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Bishop, Confessor and Doctor of the Church, 1566-1622

The world was bound to hear of Francis de Sales. Had he never become bishop of Geneva, he would have held one of those high political offices which influence and position easily secure. The eldest son of a well-known marquis, Francis was born on August 21, 1566, in the Chateau de Thorens, in Swiss Savoy. At eleven he had already decided to become a priest, but his ambitious father decided otherwise: his son would have a brilliant career as a senator. With this end in mind, Francis went to the University of Paris to study law. There he excelled in philosophy and rhetoric, humoring his father by taking dancing, fencing, and riding, yet never losing his attraction to the religious life. Six year later he transferred to the University of Padua where, at the age of twenty-four, he received the degree of doctor of law.

The long-delayed showdown between father and son took place in 1592. Returning home from Padua, Francis found both a prospective bride and a seat in the senate awaiting him. He rebelled, but his father was equally obstinate. Then a providential event settled the problem. The provost (head) of the cathedral chapter of Geneva, Switzerland, died, and Francis was offered the vacant post. It was one of the highest posts in the diocese, and his father at last gave in and permitted Francis to enter ecclesiastical life. In December 1593, Francis was ordained a priest.

Since the city of Geneva and large sections of Switzerland were controlled by Protestants, the bishopric of Geneva had been moved to Annecy, France. In 1594, the bishop of Geneva, Claude de Granier, pleaded for missionaries for his crumbling diocese, and Francis was among the first to volunteer. For four years he and his companions risked their lives preaching in the staunchly Protestant Chamblais, an area south of Lake Leman. But through hard work, kindness, and a knack of persuasion, they won back to the Church most of the people of the province. The bishop then chose Francis as his coadjutor and successor and sent him to Rome, where Pope Clement VIII ratified the appointment.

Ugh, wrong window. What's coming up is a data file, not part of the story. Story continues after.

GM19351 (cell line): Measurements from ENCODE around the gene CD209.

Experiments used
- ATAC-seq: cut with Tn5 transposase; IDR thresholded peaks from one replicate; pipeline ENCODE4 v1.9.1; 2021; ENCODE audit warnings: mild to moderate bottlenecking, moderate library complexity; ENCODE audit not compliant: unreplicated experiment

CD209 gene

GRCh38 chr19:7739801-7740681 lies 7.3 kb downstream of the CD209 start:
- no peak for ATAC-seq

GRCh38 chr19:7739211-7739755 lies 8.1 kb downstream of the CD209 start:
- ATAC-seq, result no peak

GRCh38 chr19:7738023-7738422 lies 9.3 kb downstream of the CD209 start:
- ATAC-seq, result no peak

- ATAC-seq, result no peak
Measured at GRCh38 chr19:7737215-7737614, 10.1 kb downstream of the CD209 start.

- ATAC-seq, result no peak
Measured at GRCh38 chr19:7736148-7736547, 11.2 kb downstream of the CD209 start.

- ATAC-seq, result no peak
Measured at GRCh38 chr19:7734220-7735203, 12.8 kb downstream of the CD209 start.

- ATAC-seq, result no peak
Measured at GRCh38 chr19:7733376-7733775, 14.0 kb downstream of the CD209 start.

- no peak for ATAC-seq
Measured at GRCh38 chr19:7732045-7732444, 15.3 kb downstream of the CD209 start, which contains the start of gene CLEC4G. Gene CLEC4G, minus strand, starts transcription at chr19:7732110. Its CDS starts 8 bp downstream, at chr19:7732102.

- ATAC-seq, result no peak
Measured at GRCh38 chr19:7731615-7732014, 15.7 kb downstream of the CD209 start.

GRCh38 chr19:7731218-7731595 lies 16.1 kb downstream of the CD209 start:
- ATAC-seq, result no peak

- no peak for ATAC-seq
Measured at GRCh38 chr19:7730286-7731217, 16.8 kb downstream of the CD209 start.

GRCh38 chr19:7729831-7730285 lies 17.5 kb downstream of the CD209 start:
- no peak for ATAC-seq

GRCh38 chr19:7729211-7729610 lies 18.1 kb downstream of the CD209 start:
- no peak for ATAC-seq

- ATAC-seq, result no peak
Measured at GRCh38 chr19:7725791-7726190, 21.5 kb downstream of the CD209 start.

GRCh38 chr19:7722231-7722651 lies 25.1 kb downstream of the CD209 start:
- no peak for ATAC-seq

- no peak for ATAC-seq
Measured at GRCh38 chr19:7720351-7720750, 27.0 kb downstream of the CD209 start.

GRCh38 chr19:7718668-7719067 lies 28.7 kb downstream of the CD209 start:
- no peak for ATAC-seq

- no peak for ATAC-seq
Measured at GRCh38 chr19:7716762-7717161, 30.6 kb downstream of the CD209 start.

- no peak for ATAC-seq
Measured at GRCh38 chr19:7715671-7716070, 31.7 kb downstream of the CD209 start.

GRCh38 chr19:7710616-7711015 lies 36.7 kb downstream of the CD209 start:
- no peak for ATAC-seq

When Claude de Granier died in 1602, Francis was consecrated bishop. His first step was to institute the practice of teaching catechism to the faithful; then, to make sure that the clergy had instruction in the doctrines of the Church, he established conferences and annual synods. He ruled his diocese without pomp or sham, allowing himself enough spare time to visit his parishes, preach, hear confessions, and keep up a huge correspondence.

Francis frequently wrote to Saint Jane Frances de Chantal, with whom he founded a religious institute for women, the Order of the Visitation. Designed for women who were not healthy enough or not inclined toward the rigors of already established communities, the order was maliciously criticized until Francis made it clear that although not outwardly austere, the new community would foster mortification of the will and heart-"the best virtues, not the most esteemed." Founded on June 6, 1610, the order was officially approved under the Rule of Saint Augustine on October 16, 1618.

Francis' name will forever be remembered for two outstanding spiritual writings: Introduction to the Devout Life (1609) and Treatise on the Love of God (1616). The informal style of these books represents a revolution in spiritual writing. Instead of discussing religion in metaphysical terms, he speaks of it in everyday language, making it fresh and appealing and applicable to everyone. There is no trace of the stilted diction then so popular with French writers; Francis' words are simple and completely unpretentious. He speaks to people living in the world and makes it clearly understood that they too are called to be saints. It is easy to see, then, why Pope Pius IX in 1877 proclaimed him a Doctor of the Church, and why later, in 1923, he was named the patron saint of writers and journalists.

Saint Francis died on December 28, 1622, at Lyons, France, after attending a state function in Avignon. Canonized in 1665, he remains one of the best loved and timeliest of saints, for through his books he still speaks directly to the hearts of men everywhere.



Copyright 2004 Victor Claveau. All Rights Reserved